Quality, price and value drive China’s consumers, not patriotism, says business analyst Shaun Rein in the LA Times. They might say something patriotic, but that is not key for their purchases, although China’s media might suggest nationalism is most important for consumers.

For the outside world, Xi Jinping looks like the effective authoritarian leader, killing effectively public debate in the country. But journalist Ian Johnson noted over the past few months an amazing growth of opposition inside the Party, he writes in the NY Review of Books.

Journalist Ian Johnson, author of The Souls of China: The Return of Religion After Mao, is working on his next book documenting how writers, thinkers, and artists are dealing with the new, more repressive policies in China. He visited citizen journalist Zhang Shihe near Xi’an for an extensive interview. First, he describes Zhang’s position for the New York Review of Books.

State TV has been pulling a set of historical dramas from their channels because they were having a negative influence on their audiences, according to state media. Journalist Zhang Lijia, the author of Lotus, a novel, a bestseller on prostitution in China, understands the ratio behind this action, she tells in the South China Morning Post.

Google’s effort to enter China’s censored search market has failed a second time, first in China itself, now because of opposition in the US and Google staff. Former communication director Kaiser Kuo at China’s leading search engine Baidu looks back at how the internet company failed at its first move back in 2006, for the MIT Technology Review.

Chinese media got orders to avoid bad news on the economy, but according to financial analyst Sara Hsu, signs indicate that China is unofficially in a recession. Spending has gone down despite encouragement from the government to spend more.

Google needs a strategy to enter China if it wants another one billion users, but that is not going to be easy, says business analyst Shaun Rein, author of The War for China’s Wallet: Profiting from the New World Order in the Hindustan Times. Especially since China’s search engine Baidu is way better in speaking Chinese.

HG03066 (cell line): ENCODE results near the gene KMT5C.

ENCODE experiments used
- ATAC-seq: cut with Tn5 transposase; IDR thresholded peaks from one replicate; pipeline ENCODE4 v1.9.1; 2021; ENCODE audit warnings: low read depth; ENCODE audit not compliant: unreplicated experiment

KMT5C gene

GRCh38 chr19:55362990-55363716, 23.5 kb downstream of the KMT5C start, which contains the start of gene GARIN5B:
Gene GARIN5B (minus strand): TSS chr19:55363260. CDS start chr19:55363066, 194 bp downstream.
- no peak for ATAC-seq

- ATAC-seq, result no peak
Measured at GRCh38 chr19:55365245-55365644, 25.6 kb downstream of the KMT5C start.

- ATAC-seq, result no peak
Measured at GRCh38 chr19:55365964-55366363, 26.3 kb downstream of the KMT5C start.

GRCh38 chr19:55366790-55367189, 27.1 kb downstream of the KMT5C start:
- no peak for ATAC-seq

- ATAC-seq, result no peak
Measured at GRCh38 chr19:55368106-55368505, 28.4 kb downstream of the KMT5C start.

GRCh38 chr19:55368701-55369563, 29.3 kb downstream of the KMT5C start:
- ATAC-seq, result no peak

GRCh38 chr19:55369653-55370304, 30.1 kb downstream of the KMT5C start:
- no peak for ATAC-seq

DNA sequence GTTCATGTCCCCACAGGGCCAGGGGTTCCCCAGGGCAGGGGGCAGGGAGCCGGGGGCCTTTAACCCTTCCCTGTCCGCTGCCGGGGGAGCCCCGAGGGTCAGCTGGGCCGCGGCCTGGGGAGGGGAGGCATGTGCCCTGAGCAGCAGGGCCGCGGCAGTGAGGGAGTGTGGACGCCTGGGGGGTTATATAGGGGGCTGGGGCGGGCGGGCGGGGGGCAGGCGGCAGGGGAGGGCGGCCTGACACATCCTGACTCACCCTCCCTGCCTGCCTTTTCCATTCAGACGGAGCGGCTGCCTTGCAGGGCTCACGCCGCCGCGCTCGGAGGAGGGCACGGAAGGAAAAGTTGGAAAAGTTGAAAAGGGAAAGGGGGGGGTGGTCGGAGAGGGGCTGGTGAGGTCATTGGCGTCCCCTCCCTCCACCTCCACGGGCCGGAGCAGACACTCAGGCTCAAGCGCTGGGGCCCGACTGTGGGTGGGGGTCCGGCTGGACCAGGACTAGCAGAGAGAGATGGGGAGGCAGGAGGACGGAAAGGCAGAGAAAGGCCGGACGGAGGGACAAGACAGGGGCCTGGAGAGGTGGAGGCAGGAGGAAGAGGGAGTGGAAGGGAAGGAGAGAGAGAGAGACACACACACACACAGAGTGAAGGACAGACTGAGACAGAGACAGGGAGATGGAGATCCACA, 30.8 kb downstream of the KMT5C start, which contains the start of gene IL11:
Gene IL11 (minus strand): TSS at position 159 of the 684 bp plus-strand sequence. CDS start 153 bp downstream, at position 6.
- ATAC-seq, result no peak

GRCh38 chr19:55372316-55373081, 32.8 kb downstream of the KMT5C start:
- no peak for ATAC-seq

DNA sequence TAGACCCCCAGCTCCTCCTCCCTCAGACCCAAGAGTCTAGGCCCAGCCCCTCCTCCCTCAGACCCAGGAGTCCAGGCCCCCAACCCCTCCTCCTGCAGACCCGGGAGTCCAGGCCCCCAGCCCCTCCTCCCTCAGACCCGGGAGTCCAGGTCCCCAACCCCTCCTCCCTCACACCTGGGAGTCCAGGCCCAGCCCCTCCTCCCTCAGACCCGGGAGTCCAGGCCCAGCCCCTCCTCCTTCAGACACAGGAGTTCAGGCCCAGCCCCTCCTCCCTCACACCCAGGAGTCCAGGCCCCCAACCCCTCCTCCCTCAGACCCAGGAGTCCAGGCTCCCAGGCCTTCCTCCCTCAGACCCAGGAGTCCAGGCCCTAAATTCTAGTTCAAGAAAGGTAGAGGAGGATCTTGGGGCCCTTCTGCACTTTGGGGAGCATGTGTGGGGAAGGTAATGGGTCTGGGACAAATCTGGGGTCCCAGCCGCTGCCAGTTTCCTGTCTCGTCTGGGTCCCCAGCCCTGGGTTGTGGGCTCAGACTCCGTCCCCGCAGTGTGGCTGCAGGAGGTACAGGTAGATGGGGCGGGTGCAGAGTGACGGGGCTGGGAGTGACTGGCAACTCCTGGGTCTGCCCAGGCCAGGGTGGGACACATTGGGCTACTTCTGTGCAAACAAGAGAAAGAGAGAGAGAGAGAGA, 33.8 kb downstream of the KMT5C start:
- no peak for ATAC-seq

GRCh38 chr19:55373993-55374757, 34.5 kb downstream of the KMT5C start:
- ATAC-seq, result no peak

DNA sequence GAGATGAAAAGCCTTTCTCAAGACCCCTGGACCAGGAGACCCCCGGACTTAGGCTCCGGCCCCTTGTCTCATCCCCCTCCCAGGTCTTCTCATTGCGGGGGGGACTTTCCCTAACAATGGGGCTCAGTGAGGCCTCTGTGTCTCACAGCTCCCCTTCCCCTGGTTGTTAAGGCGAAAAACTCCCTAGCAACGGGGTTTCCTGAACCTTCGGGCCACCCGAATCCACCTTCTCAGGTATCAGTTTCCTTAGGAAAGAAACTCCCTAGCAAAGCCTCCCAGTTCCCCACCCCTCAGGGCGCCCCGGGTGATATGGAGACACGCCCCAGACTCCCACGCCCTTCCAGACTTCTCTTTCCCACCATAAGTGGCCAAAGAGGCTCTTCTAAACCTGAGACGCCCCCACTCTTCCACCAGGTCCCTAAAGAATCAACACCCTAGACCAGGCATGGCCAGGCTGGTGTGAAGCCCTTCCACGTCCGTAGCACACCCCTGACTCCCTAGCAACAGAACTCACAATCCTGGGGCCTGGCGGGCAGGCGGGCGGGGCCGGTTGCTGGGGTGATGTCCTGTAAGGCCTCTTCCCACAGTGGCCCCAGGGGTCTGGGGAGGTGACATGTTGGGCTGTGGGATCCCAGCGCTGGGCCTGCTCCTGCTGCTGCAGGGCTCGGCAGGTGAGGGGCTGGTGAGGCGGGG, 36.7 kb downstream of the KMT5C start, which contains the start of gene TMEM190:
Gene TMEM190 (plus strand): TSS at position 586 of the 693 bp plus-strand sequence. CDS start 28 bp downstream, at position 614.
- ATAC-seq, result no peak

China passed this week the threshold of 802 million users and with less than 60% of citizens online, growth is not stalling. And while China’s government has a reputation of controlling the internet, that growth can jeopardize control, says business analyst Shaun Rein, author of The War for China’s Wallet: Profiting from the New World Order, to the South China Morning Post.

Foreign brands know they need Tencent’s WeChat to sell their products to Chinese consumers, but working with WeChat mean dealing with blocks, says marketing expert Ashley Dudarenok, author of Unlocking the World’s Largest E-Market: A Guide to Selling on Chinese Social Media at AshleyTalks. Not only they have to deal with official rules, also Tencent does not like links to its direct competitors like Alibaba. How to deal with them?

Journalist Ian Johnson, author of The Souls of China: The Return of Religion After Mao, interviewed the sociologist Guo Yuhua, a known critic of the government. One jewel in the interview on how she was able to open an account on WeChat, despite the governmental censorship, for the NY Review of Books.

In China, Tencent’s WeChat became the leading messaging apps, but  – unlike many think in the West – it is not government censorship that kept international competition at bay, says WeChat expert Matthew Brennan in The National. Also in other countries, local messaging app prove to be stronger.